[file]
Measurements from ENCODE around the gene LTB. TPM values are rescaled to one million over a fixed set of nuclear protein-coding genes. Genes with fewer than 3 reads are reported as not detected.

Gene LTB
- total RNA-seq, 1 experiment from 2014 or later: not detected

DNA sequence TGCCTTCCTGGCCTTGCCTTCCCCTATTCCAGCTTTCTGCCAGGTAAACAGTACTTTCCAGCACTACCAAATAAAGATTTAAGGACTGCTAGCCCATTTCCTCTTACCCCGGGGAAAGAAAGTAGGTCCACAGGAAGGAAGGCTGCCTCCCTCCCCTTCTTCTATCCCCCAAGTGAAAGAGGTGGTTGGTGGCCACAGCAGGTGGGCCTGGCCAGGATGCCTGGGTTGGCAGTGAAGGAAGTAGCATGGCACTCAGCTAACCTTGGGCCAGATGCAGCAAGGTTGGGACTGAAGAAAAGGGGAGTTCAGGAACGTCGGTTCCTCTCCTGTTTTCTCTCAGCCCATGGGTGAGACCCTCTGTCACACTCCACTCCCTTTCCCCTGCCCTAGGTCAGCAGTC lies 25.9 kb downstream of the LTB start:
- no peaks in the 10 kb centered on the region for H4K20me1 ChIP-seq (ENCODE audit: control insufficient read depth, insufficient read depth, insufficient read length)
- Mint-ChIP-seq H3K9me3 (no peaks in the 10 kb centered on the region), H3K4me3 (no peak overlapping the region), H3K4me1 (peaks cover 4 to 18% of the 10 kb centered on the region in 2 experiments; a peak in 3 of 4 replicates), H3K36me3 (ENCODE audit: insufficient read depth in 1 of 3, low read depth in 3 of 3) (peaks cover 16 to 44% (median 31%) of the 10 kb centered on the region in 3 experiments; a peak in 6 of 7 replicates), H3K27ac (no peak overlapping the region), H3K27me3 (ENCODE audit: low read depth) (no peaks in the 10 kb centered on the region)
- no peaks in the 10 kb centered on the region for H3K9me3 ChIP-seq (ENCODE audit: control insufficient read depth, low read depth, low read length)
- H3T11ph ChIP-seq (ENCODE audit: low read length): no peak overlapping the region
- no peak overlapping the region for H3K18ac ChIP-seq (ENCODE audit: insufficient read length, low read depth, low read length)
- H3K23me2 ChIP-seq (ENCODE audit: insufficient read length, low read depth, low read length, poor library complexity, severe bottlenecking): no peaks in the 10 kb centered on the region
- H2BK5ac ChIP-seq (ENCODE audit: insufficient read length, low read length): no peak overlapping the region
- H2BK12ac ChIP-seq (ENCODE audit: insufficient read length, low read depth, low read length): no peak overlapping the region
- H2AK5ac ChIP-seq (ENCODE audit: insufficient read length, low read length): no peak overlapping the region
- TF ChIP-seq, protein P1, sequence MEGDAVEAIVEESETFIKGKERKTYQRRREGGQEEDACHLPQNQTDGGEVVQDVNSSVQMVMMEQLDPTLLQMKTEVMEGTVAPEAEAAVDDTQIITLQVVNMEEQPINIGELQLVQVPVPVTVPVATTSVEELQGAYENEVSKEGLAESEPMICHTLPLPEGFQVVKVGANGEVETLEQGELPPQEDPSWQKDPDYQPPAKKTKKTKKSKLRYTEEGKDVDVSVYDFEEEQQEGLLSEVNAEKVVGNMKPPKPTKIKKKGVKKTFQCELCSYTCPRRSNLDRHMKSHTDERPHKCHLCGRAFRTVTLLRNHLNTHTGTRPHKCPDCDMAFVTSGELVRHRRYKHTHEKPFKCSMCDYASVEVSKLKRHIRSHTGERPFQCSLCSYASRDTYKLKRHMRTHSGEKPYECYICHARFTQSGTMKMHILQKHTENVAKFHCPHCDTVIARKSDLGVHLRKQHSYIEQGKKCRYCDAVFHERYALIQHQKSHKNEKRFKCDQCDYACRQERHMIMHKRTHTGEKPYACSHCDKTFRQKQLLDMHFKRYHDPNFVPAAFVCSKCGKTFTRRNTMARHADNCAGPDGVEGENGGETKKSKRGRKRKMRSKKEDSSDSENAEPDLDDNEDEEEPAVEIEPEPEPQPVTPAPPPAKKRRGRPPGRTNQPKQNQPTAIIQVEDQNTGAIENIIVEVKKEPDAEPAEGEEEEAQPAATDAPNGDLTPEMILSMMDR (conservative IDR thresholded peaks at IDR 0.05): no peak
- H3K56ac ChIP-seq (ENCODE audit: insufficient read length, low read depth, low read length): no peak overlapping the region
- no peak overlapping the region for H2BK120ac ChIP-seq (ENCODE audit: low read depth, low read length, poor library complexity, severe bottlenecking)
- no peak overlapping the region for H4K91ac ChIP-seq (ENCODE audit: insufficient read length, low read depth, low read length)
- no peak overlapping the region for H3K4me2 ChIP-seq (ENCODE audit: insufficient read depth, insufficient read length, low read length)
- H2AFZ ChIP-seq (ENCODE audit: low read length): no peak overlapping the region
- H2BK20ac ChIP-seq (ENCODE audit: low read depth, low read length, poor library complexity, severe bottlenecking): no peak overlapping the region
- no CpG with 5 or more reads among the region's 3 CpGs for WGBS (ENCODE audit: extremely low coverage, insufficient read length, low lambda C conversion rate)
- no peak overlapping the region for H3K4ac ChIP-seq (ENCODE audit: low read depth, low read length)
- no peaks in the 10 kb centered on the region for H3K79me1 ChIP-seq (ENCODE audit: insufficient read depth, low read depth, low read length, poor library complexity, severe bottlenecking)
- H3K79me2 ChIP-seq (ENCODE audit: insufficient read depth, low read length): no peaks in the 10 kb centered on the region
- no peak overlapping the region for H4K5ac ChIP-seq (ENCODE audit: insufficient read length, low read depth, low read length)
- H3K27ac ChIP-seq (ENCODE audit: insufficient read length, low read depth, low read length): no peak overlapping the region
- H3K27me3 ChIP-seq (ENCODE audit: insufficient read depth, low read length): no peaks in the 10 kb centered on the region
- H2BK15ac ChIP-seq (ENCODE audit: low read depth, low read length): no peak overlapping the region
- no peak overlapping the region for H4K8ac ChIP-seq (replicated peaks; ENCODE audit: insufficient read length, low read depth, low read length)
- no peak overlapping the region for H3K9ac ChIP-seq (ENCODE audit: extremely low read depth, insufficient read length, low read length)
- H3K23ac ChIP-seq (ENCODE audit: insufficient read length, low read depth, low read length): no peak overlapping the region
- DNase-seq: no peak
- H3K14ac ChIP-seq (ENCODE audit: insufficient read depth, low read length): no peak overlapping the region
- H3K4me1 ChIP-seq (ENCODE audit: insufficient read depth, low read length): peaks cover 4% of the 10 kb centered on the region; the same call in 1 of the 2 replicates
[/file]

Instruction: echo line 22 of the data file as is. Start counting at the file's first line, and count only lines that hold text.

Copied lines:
- no peak overlapping the region for H3K4ac ChIP-seq (ENCODE audit: low read depth, low read length)